- Part 1 Month 3 Positioning Statement – Positioning is the essence of how you enter the market. Despite this well-established business axiom, established businesses who participate in MVP are surprised to learn that they may have been in the market for a decade or more and never understood their positioning! In today’s workshop, we introduce you to positioning, your positioning statement and value chains. Positioning may be the most important thing we do to prepare your business for market entry, or to reestablish a market you have already entered. The outcome of the day is how you position your product or service in the market. To quote Geoffrey Moore from his seminal work, Crossing the Chasm, considered by many to be the bible of technology marketing, speaking on positioning. “Your business goal is to occupy a space in your customer’s head, so that they value your solution above all else, and they will pay you handsomely for your solution.” Moore then offers up the following on the positioning statement: “The positioning statement is short, sweet and memorable, so that you occupy a space in your prospective customer’s crowded head.” We then introduce company participants through the positioning statement three-step process: 1. Hypothesis creation; 2. Customer discovery; and 3. Minimum viable product testing. We also introduce the three key concepts of a positioning statement: 1. Pain; 2. Value; and 3. Differentiation. Before we create positioning statements, we need to know for whom each company is delivering value and that all depends on their value chain. We introduce a simple model, illustrated with the wheat in the field as the start of the value chain that results in a sandwich, with value generated at each step in the chain, including a commensurate price increase. For example, wheat may sell for pennies per bushel and sandwiches for $10 each. Companies analyze their value chain to determine which type and where they are in this chain. The five types of value chains are introduced and examples of each are provided: 1. Direct to customer or B2C; 2. Intermediary or two-sided; 3. Channel; 4. Product roll-up; and 5. Multi-faceted.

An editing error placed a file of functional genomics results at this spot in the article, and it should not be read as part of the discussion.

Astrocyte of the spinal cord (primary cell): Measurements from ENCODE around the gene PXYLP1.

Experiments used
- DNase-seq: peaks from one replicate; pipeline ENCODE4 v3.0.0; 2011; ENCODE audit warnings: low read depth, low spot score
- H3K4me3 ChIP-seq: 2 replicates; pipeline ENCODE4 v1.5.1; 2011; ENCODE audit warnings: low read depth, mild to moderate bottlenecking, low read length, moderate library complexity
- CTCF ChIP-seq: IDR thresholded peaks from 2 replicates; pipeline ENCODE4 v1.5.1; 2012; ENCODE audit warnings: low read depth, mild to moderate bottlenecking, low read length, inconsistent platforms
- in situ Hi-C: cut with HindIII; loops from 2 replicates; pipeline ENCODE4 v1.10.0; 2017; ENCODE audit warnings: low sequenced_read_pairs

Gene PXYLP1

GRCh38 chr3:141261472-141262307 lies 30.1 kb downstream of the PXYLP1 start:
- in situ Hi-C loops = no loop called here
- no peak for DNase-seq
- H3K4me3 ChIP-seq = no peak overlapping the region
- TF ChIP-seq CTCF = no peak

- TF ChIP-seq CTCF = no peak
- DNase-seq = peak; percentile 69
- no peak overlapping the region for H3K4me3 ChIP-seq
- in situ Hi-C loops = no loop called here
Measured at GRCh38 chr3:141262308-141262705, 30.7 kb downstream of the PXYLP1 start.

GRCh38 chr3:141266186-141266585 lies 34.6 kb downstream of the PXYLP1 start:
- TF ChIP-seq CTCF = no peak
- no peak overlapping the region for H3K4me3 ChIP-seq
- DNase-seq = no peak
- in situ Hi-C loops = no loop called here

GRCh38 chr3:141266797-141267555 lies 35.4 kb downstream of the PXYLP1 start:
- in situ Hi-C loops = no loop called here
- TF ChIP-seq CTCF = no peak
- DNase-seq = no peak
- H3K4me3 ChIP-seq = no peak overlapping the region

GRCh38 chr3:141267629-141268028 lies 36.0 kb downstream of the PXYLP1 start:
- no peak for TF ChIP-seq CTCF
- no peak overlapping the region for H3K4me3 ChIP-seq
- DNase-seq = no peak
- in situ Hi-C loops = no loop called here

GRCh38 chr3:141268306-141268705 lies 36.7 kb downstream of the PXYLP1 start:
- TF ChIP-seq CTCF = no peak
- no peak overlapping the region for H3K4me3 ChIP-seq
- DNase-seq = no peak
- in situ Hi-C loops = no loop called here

- Part 1 Month 4 Market Segmentation – We explore how to segment each company’s target market and pull out of that their ideal customer profile. A market segment is defined, as is the process of market segmentation. Using the electric car as an illustrative example, we segment their market by geographical and demographic attributes. We then look at an example from an established and successful medical device company. By the end of this module, each company will know how to chart their market segmentation and they will have a word picture of their sweet spot customer. Furthermore, they will have insight on how to access that sweet spot.